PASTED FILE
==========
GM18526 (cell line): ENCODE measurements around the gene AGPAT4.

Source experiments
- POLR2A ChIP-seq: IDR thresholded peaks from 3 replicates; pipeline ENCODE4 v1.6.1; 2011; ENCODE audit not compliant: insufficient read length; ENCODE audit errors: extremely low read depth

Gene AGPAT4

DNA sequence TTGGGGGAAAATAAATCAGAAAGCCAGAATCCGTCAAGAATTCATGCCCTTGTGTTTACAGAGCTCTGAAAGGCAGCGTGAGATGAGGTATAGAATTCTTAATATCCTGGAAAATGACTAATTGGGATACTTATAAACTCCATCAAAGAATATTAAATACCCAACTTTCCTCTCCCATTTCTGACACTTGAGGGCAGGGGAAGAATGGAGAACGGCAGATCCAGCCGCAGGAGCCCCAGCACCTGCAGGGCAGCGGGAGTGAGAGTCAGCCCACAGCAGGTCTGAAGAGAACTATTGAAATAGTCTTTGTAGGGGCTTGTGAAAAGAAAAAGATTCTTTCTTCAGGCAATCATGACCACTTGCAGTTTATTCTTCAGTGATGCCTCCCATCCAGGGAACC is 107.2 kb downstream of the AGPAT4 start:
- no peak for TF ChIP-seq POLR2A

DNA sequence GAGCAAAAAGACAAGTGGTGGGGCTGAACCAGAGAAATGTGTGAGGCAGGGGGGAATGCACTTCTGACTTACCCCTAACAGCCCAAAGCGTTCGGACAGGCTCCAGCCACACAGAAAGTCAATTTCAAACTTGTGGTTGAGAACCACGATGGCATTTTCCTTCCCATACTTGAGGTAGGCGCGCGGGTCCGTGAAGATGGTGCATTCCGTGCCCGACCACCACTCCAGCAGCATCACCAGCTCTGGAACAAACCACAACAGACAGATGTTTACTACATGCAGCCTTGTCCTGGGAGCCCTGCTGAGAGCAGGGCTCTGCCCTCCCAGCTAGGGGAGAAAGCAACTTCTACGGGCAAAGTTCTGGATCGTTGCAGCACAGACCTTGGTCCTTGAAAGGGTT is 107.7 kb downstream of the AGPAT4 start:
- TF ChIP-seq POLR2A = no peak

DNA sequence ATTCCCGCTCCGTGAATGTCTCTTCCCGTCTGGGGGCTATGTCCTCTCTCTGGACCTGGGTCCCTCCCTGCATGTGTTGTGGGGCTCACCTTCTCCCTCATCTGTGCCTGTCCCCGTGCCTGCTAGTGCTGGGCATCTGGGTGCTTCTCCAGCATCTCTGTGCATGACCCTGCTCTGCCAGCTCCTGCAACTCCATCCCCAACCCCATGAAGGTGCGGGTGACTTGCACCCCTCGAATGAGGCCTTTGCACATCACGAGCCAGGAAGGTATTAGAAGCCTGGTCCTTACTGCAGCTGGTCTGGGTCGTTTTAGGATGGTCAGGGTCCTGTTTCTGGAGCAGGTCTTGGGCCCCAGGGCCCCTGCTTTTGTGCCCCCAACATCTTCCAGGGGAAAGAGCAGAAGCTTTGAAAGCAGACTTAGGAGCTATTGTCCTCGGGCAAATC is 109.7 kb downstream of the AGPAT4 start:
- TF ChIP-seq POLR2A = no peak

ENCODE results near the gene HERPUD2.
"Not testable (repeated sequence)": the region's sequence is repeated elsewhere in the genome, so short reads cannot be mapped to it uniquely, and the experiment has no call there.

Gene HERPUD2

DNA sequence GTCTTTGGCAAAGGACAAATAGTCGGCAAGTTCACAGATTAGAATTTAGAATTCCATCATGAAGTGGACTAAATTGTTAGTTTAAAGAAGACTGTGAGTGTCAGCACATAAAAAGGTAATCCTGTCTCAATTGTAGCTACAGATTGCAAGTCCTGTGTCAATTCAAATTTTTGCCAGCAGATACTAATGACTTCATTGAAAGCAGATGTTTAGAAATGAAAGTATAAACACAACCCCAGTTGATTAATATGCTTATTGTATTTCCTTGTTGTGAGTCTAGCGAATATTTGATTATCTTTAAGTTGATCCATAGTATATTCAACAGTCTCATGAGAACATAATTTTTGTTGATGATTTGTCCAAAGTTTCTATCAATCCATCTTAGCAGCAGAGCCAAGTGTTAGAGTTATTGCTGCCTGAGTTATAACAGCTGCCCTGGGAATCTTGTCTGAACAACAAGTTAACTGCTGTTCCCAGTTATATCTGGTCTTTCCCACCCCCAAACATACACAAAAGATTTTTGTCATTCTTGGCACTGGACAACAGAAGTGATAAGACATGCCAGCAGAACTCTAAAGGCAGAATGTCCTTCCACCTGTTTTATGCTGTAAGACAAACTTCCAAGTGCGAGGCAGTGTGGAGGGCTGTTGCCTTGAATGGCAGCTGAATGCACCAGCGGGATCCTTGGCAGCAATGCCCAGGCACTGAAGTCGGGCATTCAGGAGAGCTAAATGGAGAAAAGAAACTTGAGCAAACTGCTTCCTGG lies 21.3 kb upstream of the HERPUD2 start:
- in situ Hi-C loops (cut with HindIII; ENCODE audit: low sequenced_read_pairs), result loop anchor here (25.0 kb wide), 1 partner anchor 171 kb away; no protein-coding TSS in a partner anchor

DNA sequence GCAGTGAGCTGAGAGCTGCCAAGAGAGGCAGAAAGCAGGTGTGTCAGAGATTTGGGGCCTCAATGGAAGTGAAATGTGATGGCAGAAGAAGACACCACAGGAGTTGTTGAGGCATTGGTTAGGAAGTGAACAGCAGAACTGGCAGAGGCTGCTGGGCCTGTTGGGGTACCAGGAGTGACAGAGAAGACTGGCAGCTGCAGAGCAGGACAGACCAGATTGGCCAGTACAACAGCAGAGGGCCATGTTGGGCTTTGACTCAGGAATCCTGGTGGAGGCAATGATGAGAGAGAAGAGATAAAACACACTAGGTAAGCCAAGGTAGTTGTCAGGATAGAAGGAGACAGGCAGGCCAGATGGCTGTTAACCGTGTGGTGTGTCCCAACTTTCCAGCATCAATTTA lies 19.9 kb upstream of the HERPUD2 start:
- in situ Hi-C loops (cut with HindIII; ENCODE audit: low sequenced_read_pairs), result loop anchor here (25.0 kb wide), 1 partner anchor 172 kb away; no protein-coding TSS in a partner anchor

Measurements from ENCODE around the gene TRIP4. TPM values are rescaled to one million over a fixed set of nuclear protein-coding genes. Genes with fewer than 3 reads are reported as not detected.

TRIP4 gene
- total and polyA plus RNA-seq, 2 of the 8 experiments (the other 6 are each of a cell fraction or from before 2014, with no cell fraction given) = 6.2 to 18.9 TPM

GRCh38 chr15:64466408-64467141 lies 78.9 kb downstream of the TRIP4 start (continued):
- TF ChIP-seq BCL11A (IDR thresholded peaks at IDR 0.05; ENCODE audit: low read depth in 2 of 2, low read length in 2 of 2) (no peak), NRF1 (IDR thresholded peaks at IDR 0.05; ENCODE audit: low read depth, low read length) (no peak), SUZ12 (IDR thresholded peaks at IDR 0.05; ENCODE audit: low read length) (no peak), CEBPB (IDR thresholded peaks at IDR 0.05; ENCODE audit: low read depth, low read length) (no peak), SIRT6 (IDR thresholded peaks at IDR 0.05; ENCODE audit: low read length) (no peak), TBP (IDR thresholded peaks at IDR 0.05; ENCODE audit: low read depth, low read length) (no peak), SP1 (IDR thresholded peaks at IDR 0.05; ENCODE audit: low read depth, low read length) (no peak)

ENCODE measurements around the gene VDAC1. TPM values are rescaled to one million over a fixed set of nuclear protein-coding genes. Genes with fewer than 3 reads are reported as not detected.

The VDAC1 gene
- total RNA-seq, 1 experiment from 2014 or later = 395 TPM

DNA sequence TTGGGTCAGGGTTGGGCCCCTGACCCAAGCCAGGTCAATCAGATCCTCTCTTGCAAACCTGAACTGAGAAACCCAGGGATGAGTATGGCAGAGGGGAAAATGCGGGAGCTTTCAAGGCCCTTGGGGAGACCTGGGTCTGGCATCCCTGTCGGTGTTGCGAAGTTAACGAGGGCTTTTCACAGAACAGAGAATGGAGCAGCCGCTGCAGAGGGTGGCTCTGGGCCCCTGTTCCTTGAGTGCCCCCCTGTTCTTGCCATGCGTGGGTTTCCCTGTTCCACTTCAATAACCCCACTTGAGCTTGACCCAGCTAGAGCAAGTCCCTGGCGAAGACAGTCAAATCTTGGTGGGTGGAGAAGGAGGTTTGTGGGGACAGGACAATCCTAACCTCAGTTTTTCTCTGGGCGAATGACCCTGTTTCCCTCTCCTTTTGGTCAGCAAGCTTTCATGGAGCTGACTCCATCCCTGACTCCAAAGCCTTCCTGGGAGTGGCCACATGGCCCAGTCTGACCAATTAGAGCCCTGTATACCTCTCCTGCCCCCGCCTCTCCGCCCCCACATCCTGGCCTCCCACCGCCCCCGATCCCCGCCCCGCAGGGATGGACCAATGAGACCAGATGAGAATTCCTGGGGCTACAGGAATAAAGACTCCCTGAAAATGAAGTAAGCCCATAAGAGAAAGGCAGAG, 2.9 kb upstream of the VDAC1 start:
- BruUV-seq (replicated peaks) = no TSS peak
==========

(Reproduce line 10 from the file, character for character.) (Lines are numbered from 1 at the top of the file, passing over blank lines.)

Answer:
- TF ChIP-seq POLR2A = no peak